MPs may vote on 13-week abortions

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Pro-life campaigners are planning to force a vote on cutting the upper time limit for abortion from 24 weeks to as low as 13 weeks when the Government Bill on embryology is introduced in the Commons next month.

The campaigners say they want to cut the limit to the European average, but privately admit they will not win a Commons majority for such a low limit, which could radically reduce the number of legal abortions in this country.

They will offer MPs a range of options in the vote, and believe they could win a vote for a cut to 20 weeks. "We think we could win a vote on 20 weeks. We think there is a consensus for that," said a pro-life source.

The Bill will present both sides with the chance for a change in the law for the first time in 17 years. The upper time limit was cut from 28 weeks in 1990, but the battle promises to be bitter.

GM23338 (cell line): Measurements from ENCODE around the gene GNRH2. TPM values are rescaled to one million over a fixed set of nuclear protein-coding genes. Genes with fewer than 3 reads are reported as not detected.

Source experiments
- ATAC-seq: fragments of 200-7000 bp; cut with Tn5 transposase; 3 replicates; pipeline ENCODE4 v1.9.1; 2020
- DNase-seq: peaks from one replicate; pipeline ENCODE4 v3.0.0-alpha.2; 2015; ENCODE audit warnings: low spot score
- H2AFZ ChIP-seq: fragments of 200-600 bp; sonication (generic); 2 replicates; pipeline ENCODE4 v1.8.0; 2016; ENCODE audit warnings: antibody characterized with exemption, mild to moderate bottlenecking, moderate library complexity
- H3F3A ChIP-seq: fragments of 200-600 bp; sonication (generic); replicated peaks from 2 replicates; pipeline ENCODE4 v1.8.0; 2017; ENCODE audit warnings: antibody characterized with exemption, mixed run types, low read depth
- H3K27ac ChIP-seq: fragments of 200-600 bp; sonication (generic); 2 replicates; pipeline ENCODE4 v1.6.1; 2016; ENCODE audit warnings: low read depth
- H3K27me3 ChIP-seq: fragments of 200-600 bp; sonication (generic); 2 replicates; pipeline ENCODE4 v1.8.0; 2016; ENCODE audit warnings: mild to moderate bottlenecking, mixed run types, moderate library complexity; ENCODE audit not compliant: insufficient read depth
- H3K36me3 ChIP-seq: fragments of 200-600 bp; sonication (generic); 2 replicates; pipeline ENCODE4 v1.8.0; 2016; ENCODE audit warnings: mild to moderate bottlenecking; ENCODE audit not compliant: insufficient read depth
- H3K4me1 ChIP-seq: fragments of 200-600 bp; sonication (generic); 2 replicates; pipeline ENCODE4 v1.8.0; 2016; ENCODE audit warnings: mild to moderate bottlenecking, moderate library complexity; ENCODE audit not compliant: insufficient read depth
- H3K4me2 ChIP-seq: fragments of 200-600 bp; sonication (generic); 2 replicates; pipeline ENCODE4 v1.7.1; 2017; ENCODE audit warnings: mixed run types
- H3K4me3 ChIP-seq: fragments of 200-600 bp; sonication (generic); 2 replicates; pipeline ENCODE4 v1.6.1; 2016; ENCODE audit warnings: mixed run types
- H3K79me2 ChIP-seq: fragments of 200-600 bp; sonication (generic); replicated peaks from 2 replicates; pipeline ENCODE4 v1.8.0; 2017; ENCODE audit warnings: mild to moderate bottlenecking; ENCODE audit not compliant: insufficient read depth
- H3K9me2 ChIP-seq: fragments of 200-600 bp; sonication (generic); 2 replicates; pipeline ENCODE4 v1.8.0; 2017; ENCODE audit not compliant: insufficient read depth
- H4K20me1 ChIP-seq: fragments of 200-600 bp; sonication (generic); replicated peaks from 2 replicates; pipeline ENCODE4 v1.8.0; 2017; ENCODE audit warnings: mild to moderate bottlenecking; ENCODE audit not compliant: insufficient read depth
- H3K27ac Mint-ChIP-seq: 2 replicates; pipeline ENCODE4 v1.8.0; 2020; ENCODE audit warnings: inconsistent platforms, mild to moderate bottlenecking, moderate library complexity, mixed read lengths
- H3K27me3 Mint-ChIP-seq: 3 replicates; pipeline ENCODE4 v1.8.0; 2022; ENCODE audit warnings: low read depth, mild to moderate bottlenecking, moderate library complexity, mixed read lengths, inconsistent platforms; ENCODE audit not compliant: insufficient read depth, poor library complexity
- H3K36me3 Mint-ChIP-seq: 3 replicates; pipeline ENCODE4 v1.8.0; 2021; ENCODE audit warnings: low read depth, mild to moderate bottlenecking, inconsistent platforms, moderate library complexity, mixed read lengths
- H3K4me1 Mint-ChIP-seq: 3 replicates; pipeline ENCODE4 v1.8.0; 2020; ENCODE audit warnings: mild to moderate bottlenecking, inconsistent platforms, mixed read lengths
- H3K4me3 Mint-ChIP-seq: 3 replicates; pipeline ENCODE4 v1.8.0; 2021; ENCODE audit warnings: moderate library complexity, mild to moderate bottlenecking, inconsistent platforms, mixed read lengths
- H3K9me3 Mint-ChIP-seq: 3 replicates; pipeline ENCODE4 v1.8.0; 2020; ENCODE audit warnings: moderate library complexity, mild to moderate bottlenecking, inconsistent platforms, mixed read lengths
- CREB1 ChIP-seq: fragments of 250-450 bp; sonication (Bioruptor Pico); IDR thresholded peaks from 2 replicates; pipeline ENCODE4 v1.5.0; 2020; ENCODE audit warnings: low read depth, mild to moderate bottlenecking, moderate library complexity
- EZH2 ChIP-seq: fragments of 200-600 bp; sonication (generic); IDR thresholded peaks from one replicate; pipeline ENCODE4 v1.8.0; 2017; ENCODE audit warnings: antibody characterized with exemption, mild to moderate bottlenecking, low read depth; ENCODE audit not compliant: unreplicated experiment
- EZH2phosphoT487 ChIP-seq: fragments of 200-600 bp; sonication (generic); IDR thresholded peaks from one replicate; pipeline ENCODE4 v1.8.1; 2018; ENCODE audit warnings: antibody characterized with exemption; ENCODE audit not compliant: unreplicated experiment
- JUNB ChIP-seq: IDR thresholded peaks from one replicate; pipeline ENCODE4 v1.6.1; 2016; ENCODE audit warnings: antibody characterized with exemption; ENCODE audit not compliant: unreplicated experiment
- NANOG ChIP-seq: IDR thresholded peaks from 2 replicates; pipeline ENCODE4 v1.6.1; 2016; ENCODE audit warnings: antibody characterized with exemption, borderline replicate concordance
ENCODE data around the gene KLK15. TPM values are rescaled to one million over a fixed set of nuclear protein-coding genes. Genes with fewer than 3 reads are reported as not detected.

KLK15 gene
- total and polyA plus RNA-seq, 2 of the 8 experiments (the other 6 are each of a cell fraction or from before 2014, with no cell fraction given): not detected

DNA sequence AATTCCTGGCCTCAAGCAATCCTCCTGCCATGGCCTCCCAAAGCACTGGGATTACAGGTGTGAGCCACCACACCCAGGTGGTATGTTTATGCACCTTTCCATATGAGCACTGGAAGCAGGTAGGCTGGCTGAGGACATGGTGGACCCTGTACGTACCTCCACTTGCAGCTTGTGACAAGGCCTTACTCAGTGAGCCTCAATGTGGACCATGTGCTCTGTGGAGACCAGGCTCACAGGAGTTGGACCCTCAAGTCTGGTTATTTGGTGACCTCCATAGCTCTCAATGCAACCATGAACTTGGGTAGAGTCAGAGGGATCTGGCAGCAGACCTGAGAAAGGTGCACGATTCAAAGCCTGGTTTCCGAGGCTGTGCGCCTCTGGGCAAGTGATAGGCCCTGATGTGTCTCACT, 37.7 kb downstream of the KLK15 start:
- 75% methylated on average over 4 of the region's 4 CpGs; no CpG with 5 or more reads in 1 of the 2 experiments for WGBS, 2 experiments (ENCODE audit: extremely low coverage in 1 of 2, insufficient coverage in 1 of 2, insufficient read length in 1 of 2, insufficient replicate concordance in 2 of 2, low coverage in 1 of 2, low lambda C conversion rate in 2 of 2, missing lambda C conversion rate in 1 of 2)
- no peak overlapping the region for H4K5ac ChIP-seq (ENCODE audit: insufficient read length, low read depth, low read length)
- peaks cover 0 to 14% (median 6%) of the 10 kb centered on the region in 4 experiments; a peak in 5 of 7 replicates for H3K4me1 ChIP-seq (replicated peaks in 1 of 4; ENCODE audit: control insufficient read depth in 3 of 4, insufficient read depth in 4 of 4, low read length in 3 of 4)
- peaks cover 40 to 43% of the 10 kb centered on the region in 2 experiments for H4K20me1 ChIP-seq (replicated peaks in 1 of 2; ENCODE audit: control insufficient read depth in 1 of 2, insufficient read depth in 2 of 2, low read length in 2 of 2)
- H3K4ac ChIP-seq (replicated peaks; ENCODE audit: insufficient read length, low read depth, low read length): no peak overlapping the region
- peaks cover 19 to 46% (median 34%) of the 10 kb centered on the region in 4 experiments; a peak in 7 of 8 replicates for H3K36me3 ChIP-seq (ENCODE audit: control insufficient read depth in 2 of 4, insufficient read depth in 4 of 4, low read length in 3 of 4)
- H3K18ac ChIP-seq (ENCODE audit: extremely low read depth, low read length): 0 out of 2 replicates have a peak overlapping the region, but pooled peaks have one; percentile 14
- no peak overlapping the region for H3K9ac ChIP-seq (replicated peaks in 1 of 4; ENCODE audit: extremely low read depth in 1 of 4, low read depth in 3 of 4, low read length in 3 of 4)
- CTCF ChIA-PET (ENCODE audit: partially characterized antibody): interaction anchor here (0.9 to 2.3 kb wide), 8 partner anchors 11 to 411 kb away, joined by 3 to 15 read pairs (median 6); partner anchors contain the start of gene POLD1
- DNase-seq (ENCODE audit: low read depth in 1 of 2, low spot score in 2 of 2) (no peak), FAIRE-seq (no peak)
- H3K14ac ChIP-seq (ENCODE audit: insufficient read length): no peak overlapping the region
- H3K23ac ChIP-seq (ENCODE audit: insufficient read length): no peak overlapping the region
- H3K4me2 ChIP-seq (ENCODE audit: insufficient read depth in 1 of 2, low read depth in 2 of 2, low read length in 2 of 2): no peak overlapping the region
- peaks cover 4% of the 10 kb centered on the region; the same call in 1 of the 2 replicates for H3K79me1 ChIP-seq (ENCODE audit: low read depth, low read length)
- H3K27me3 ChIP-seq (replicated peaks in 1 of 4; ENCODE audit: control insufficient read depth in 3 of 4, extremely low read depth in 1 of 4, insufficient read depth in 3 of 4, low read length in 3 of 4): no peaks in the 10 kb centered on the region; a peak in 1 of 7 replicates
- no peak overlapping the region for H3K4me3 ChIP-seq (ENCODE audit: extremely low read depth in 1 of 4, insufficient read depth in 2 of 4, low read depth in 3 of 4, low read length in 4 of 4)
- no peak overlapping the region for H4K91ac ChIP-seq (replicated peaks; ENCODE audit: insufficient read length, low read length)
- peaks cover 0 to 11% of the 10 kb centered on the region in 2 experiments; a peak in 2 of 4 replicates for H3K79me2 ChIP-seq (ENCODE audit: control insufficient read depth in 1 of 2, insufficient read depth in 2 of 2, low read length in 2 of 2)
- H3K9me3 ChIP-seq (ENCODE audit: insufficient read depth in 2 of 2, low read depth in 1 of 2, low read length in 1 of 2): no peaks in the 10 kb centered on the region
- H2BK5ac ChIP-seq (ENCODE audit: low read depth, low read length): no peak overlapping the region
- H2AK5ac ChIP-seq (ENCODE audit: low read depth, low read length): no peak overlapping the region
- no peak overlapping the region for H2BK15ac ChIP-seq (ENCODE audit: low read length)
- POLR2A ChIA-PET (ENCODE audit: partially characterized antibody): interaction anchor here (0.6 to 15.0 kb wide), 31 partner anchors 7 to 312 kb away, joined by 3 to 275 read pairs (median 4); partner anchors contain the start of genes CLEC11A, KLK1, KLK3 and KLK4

Dawn Primarolo, the Public Health minister, was criticised yesterday after telling MPs that the Department of Health believed there was insufficient evidence to support any reduction in the upper time limit.

Nadine Dorries, a Tory MP and former nurse, challenged Ms Primarolo at a meeting of the Commons science and technology committee, saying: "Are you the right minister for the job? You said you are committed to the liberalisation of abortion law."

Ms Dorries also said some of Ms Primarolo's evidence was "not correct". She argued with the minister after she quoted Department of Health briefing notes saying that survival rates at 21 weeks were zero, one per cent at 22 weeks and 11 per cent at 23 weeks. Ms Dorries said she had averaged out the results for the country, and said that far higher survival rates had been achieved in the best units.

The committee is due to agree its report over the weekend, which also marks the 40th anniversary of the 1967 Abortion Act.

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